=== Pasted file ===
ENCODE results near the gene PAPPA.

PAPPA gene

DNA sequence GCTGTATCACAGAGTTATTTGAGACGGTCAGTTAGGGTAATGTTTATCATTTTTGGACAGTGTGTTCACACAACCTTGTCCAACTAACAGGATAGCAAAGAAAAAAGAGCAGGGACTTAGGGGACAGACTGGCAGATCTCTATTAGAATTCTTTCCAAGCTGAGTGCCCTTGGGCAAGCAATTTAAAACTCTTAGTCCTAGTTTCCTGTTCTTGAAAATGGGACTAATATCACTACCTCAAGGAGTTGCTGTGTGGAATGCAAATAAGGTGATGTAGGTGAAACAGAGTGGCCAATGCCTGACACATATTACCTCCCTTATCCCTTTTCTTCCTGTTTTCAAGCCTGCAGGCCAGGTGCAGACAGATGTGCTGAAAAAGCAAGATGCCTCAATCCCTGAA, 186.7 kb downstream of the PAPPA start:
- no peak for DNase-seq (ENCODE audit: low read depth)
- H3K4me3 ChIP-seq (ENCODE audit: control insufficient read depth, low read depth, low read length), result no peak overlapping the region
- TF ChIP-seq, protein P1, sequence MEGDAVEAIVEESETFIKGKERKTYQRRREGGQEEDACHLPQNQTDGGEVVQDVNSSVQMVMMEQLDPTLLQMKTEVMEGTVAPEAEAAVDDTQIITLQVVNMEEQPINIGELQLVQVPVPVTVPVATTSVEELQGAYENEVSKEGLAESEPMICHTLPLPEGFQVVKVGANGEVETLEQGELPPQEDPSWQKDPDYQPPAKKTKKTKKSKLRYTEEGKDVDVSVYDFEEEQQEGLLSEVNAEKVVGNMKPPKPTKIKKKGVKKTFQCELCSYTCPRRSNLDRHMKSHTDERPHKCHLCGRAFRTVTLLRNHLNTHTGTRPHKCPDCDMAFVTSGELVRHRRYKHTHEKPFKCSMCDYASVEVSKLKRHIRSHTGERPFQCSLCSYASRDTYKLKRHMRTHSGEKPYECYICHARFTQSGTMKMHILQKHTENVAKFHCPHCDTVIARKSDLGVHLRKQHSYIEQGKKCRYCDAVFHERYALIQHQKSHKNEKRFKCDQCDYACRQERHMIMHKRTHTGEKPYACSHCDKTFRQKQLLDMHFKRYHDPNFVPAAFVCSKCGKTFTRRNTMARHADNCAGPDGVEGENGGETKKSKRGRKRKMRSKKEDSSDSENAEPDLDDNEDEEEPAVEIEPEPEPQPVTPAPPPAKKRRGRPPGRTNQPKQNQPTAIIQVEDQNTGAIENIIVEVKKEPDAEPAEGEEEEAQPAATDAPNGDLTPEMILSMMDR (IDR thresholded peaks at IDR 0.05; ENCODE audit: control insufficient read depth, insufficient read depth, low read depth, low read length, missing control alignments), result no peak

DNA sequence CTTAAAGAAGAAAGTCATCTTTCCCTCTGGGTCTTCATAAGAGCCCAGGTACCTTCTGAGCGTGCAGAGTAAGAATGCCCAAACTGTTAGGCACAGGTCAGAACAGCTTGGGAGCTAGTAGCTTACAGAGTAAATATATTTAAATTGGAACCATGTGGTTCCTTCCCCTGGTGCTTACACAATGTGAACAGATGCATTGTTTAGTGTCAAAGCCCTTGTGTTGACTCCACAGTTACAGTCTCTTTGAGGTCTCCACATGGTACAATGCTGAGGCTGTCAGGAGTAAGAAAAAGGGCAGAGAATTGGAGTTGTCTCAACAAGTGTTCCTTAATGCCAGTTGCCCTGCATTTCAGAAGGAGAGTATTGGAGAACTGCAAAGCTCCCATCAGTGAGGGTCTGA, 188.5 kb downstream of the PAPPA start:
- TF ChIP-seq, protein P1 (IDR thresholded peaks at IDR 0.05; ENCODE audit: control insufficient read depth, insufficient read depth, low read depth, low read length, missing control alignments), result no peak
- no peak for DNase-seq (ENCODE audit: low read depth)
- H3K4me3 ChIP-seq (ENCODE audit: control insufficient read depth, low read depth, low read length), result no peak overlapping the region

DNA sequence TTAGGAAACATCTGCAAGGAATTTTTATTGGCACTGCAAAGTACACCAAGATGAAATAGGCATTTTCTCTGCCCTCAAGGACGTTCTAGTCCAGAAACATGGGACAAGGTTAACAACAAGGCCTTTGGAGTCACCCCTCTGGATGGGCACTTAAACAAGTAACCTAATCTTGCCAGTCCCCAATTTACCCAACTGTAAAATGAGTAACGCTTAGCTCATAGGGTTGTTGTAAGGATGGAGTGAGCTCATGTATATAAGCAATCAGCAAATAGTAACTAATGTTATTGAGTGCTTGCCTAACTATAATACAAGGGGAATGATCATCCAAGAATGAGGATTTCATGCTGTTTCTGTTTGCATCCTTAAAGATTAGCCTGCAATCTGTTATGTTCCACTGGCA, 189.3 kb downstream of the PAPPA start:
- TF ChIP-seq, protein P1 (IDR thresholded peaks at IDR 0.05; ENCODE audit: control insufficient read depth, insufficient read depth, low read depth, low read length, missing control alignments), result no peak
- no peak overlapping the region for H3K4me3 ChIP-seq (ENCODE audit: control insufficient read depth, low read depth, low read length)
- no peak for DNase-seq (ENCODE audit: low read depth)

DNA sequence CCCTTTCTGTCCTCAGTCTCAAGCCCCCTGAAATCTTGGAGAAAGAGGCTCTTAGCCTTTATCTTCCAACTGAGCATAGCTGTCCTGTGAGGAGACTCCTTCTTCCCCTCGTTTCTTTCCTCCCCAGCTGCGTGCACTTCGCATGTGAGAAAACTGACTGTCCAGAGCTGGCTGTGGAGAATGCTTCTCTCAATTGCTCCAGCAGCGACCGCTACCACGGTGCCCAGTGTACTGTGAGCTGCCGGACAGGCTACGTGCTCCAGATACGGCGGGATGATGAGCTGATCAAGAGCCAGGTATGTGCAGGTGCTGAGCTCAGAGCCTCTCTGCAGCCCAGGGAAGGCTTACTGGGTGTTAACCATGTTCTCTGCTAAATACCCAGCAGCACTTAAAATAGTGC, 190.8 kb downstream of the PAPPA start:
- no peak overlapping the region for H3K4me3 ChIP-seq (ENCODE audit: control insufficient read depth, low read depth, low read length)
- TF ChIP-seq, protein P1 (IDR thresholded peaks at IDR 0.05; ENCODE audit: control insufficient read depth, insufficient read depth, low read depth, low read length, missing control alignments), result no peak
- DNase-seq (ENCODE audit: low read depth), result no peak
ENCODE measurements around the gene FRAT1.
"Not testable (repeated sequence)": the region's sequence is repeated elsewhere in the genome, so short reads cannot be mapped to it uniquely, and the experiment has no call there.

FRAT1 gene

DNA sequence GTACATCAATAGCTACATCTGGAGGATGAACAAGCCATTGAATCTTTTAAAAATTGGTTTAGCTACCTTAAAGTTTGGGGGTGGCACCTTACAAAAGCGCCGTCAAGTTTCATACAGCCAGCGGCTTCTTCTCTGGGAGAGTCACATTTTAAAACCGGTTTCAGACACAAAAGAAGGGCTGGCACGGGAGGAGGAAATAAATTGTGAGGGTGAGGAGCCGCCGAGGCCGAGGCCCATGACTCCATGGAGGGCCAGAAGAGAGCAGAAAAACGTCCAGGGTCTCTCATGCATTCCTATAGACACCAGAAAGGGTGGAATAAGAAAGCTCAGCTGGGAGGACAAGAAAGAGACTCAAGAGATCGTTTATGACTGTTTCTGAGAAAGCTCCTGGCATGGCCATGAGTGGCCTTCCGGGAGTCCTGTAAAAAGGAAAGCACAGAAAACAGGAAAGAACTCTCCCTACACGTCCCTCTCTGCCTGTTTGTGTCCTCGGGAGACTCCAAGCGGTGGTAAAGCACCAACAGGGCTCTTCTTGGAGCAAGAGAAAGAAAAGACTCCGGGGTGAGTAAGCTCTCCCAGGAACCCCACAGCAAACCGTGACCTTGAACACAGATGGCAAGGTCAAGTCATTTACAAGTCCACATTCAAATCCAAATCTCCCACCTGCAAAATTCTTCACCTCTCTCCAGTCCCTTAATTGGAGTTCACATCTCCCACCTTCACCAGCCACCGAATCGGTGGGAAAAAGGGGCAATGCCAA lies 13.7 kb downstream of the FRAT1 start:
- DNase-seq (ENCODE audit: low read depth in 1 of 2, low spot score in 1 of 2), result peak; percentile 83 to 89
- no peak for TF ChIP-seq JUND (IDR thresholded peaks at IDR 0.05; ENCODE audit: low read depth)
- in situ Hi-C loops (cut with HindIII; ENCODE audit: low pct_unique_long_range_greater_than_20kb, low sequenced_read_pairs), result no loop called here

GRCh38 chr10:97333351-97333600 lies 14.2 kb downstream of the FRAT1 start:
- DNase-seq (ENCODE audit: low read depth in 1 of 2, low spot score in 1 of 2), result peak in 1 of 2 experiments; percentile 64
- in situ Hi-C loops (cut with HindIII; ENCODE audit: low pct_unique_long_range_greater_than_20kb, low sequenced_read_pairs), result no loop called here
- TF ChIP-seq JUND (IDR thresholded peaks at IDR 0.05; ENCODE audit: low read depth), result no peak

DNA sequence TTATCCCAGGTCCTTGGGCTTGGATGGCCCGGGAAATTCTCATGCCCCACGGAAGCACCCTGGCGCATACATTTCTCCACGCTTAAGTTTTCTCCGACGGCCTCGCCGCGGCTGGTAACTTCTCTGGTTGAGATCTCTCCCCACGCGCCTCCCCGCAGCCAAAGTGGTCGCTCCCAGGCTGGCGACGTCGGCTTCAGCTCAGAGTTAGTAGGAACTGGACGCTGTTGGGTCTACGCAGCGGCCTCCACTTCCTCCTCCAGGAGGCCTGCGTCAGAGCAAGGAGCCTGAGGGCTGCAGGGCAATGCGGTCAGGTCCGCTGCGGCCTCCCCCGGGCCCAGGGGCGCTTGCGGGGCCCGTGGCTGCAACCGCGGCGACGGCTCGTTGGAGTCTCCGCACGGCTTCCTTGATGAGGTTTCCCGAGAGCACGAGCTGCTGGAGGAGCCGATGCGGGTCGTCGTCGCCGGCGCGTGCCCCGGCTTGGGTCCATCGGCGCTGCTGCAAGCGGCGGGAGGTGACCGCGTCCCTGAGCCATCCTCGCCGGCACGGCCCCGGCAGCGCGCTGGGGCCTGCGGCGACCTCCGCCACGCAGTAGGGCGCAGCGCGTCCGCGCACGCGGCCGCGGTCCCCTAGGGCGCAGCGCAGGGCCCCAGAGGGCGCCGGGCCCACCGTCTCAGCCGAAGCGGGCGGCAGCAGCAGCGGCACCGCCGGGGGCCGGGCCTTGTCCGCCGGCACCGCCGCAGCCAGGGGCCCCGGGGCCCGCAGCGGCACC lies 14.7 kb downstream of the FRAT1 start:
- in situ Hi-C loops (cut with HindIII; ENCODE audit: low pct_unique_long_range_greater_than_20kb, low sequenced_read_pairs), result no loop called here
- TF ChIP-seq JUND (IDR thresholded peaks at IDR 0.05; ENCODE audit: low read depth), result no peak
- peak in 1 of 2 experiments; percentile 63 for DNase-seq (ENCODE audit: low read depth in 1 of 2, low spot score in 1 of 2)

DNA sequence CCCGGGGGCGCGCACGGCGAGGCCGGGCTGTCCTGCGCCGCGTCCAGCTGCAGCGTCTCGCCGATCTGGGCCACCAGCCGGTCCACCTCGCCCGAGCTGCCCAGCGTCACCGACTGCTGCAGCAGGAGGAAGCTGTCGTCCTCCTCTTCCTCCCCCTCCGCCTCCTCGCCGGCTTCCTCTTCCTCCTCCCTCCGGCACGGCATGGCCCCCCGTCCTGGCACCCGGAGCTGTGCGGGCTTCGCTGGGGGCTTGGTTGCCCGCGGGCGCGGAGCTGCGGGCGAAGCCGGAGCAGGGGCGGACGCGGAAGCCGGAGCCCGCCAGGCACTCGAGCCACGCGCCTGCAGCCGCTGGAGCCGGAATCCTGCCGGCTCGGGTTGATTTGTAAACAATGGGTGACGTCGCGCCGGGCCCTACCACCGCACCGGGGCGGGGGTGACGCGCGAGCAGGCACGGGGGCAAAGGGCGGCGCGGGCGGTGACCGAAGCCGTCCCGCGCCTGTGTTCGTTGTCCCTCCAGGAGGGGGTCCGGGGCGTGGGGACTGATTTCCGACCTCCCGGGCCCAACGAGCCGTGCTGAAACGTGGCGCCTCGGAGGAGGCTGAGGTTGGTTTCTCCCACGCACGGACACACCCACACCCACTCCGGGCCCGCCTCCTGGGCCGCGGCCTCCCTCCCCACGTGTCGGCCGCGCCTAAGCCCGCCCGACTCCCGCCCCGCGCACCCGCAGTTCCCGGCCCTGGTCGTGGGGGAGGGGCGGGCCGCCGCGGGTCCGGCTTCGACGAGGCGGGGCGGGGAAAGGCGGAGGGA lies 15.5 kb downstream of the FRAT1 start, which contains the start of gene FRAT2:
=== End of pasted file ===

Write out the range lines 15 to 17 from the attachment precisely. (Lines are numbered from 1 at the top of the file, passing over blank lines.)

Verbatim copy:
DNA sequence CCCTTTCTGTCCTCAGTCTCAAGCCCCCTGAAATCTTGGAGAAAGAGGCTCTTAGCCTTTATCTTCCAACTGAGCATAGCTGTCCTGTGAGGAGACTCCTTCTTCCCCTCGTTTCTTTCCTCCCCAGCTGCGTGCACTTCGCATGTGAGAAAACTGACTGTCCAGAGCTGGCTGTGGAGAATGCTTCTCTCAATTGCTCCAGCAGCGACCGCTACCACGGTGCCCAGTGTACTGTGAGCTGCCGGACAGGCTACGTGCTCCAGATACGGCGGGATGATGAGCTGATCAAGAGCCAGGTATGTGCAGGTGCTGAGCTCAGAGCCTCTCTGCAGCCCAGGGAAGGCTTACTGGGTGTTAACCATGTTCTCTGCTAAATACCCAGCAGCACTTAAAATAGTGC, 190.8 kb downstream of the PAPPA start:
- no peak overlapping the region for H3K4me3 ChIP-seq (ENCODE audit: control insufficient read depth, low read depth, low read length)
- TF ChIP-seq, protein P1 (IDR thresholded peaks at IDR 0.05; ENCODE audit: control insufficient read depth, insufficient read depth, low read depth, low read length, missing control alignments), result no peak